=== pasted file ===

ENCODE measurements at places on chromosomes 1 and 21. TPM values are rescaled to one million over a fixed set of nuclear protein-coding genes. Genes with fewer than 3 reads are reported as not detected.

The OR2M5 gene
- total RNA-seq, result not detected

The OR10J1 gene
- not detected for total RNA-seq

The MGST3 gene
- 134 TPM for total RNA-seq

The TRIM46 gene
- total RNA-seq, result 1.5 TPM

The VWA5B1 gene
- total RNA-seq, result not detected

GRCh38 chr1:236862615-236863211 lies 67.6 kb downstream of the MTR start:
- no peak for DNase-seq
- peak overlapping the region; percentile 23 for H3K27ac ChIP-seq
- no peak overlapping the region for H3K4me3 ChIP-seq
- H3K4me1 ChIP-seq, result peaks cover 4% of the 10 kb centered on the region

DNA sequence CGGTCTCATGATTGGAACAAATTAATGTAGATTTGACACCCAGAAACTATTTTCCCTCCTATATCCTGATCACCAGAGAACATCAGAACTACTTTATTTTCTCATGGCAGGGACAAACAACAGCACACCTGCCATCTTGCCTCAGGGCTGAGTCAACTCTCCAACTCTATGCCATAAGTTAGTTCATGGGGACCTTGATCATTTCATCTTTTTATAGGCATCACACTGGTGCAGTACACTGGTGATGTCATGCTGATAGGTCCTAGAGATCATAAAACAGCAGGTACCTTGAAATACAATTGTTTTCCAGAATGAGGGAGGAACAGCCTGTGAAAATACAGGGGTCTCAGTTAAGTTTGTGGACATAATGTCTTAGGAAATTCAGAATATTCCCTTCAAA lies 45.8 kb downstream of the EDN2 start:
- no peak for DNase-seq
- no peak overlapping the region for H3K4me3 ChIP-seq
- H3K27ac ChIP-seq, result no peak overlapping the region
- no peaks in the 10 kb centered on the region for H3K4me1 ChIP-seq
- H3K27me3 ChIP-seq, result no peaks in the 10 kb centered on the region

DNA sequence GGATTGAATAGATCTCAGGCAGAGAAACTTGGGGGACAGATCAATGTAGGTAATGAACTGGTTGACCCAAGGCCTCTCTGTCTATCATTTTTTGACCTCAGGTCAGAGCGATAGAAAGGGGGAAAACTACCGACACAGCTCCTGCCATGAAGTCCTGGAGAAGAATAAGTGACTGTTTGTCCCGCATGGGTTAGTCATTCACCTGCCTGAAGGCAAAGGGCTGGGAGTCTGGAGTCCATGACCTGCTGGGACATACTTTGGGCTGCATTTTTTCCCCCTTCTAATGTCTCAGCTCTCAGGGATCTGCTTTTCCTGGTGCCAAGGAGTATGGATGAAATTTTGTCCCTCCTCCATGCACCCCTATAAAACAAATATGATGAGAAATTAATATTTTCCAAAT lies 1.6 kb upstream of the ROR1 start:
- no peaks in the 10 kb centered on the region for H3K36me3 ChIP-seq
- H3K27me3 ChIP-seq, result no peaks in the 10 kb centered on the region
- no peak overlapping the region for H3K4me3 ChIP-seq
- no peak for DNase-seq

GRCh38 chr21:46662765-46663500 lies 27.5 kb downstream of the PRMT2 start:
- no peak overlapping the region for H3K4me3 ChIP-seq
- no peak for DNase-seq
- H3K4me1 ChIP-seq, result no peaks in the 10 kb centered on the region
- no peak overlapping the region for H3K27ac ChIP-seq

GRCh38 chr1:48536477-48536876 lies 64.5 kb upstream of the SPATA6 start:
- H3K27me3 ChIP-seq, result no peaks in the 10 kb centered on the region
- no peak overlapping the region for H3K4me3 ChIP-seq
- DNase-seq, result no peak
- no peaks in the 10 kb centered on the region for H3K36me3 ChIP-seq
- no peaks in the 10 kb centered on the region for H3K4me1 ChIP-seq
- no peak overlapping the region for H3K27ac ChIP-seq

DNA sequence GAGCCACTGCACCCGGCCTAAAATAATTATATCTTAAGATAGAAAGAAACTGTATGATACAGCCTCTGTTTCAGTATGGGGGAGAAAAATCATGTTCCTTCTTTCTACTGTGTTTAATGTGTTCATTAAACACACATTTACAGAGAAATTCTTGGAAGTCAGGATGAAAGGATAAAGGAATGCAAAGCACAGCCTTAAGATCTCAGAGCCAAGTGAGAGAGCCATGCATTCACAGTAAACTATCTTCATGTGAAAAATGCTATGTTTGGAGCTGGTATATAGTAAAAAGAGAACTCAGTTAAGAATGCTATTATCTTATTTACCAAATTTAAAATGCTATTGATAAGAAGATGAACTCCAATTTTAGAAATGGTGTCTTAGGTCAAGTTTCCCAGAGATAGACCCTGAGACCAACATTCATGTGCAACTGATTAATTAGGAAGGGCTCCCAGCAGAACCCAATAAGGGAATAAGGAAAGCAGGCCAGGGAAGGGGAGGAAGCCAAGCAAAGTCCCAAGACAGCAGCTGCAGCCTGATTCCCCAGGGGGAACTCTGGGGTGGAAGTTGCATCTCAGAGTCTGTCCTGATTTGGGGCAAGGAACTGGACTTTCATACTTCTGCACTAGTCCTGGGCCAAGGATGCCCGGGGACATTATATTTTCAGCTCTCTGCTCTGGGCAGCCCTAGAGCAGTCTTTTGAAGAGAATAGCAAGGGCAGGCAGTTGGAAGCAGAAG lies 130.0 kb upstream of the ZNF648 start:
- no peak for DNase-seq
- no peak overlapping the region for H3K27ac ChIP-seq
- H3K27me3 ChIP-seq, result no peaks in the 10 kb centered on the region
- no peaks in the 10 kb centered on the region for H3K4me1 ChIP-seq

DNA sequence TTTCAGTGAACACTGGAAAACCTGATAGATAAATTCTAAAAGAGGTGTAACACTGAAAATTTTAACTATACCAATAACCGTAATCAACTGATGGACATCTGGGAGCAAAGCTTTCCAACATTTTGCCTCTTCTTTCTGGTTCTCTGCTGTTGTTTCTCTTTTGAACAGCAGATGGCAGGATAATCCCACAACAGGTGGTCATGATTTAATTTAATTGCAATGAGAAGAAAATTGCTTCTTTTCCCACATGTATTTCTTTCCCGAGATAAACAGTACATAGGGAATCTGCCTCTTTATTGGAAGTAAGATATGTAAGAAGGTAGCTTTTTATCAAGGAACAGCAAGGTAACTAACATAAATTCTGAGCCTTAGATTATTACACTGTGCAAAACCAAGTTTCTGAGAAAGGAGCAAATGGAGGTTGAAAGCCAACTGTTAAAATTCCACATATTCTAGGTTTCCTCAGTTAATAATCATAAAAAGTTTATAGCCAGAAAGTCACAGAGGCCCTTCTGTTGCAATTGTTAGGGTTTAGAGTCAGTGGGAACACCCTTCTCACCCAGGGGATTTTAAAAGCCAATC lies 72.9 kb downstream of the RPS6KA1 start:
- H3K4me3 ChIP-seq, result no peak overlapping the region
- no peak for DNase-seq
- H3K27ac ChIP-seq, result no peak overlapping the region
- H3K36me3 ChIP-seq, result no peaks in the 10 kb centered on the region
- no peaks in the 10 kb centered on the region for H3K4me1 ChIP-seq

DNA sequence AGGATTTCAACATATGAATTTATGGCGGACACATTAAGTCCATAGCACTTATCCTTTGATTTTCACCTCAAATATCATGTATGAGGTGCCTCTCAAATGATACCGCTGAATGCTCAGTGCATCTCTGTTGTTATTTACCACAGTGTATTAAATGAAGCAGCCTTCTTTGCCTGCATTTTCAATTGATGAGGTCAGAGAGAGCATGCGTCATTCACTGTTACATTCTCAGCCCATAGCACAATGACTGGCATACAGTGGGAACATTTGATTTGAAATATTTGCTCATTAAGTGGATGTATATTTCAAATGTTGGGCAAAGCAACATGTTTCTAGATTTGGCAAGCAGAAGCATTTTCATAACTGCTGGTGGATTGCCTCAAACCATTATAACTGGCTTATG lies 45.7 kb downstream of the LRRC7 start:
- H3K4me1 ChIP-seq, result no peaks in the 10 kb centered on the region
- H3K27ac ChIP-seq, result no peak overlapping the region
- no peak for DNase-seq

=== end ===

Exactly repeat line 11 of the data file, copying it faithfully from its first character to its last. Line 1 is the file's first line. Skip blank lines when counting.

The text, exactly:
- total RNA-seq, result not detected